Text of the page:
Personal motives: Some love soldiers have been exposed to people falling in love with them easily, and they want to learn to give back. Some love soldiers fall in love easily but usually with people who are already being loved sufficiently or whom to love physically would be abusive, and these soldiers want to focus on loving those who need it. Some love soldiers already have preferences that make them love people who often lack love, but these preferences have been discriminated against as perversions, and they want them to be respected as something good. Some love soldiers are just looking for the next great adventure, the next great frontier. 

Should the Army of Love be a movement, a congregation, a lodge, a sect, a guerilla organization, an NGO, or a compulsory service for all those who test as highly attractive? Should the nature of the Army of Love be kept open as long as possible to first gather experiences and gain momentum, or should it be institutionalized as soon as possible to avoid being trapped in misconceptions and abuses?

As the need for love among the more than seven billion people in the world is enormous, how to select the people whom the Army of Love should serve first? Should the Army of Love focus on people who are generally discriminated against because of low income, poor education, old age, disease, and disability, or would that imply further, if positive, discrimination? Would giving love to those neglected by society only make general injustice more unbearable? From a utilitarian perspective, it might be more effective to give love to the generally privileged, as it could make them more generous, but it would be unfair.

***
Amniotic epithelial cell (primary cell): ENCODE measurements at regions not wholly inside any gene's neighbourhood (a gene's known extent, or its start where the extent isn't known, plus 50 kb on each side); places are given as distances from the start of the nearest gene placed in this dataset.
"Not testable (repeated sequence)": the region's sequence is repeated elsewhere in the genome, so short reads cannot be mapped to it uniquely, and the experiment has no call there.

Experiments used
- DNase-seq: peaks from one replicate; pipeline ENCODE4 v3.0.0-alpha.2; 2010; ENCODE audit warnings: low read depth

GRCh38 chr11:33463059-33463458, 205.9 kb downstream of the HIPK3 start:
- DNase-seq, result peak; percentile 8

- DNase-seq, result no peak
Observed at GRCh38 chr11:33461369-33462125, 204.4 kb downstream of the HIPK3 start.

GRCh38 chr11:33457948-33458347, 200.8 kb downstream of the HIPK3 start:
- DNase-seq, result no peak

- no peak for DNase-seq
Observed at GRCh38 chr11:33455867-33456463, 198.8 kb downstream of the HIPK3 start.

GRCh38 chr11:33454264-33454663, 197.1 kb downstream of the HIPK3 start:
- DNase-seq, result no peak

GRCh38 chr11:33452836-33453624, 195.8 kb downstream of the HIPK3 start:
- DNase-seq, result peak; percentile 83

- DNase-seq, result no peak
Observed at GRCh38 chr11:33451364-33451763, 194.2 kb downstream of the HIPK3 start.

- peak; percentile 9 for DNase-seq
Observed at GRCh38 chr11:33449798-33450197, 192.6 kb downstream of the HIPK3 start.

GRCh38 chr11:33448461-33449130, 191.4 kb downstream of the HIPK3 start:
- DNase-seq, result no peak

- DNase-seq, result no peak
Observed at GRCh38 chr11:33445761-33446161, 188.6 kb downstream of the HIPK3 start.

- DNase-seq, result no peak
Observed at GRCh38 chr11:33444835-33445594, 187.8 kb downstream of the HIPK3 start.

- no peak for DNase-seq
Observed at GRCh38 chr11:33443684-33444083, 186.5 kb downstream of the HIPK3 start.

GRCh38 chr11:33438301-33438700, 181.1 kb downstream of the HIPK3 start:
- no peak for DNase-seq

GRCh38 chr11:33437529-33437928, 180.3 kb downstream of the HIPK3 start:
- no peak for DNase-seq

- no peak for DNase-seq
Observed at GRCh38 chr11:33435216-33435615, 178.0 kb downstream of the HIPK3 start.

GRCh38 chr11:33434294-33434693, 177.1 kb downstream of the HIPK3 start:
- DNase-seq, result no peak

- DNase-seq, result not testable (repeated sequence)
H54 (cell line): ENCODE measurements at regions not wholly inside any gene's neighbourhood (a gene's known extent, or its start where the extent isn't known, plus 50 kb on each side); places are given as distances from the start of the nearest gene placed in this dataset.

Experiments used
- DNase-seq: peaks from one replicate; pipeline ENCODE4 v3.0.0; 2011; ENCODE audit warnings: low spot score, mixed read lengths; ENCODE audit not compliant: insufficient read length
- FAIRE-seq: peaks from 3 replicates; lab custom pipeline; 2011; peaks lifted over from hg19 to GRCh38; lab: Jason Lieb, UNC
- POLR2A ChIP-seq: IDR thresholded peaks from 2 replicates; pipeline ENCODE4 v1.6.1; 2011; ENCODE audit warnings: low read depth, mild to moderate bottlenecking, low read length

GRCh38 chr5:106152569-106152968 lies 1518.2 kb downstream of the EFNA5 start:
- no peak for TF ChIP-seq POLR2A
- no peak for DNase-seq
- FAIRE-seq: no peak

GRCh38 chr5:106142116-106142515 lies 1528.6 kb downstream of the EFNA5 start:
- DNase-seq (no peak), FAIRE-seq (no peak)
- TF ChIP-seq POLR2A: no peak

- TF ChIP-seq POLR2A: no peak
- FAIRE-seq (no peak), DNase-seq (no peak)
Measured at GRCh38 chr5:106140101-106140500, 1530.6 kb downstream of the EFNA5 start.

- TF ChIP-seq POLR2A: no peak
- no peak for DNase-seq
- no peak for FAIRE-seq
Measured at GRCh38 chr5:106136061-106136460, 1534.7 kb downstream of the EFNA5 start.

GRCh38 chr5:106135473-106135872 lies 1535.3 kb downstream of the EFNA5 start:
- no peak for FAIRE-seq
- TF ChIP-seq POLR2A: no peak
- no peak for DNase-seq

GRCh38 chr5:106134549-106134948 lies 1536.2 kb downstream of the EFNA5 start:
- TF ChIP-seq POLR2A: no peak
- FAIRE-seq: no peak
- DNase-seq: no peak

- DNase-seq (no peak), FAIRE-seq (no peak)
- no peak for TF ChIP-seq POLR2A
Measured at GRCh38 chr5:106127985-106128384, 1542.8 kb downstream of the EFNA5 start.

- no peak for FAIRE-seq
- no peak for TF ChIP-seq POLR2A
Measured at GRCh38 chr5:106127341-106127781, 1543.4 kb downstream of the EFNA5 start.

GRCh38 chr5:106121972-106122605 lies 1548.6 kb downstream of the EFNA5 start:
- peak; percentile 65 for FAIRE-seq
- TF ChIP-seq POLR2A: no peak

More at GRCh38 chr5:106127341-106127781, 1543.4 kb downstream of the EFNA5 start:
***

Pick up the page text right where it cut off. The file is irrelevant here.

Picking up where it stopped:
Would potential threats to the Army of Love—misogynists, racists, rapists—have to be excluded from its services, or is it precisely the lack of encompassing love that makes them cruel in the first place? Should the Army of Love express its love in ways that would find consent among the majority or, to meet the personal needs of the receivers, should it engage in practices and role play that would offend most people? Should the Army of Love only serve those who ask for its help, or should it seek out the people who are most in need? How to deal with people who claim to be in need but only find the services of the Army of Love more comfortable than “real” love? How to deal with people who are obviously in need but don’t want to be helped? Is it legitimate for the Army of Love to work secretly, similarly to the Romeo spies of the Cold War, to avoid the stigma of charity work?

For more information visit Join the Army of Love now!

INGO NIERMANN is a writer and the editor of the Solution series (Sternberg Press). The Army of Love first came into existence in his book Drill Nation (2015) which envisions a unified Korea as the new model state of an affluent society. For the 9th Berlin Biennale, he collaborated with filmmaker Alexa Karolinski on the video Army of Love (2016), shot at a Berlin spa. Further manifestations of the Army of Love are unfolding in Niermann’s novel Complete Love, his collaboration with Dora García for the Wiesbaden Biennale, and an architectural proposal with Martti Kalliala for the exhibition 1000 m2 of Desire at CCCB in Barcelona (all in 2016).

IMAGES: Alexa Karolinski/Ingo Niermann, Army of Love, 2016, advertisement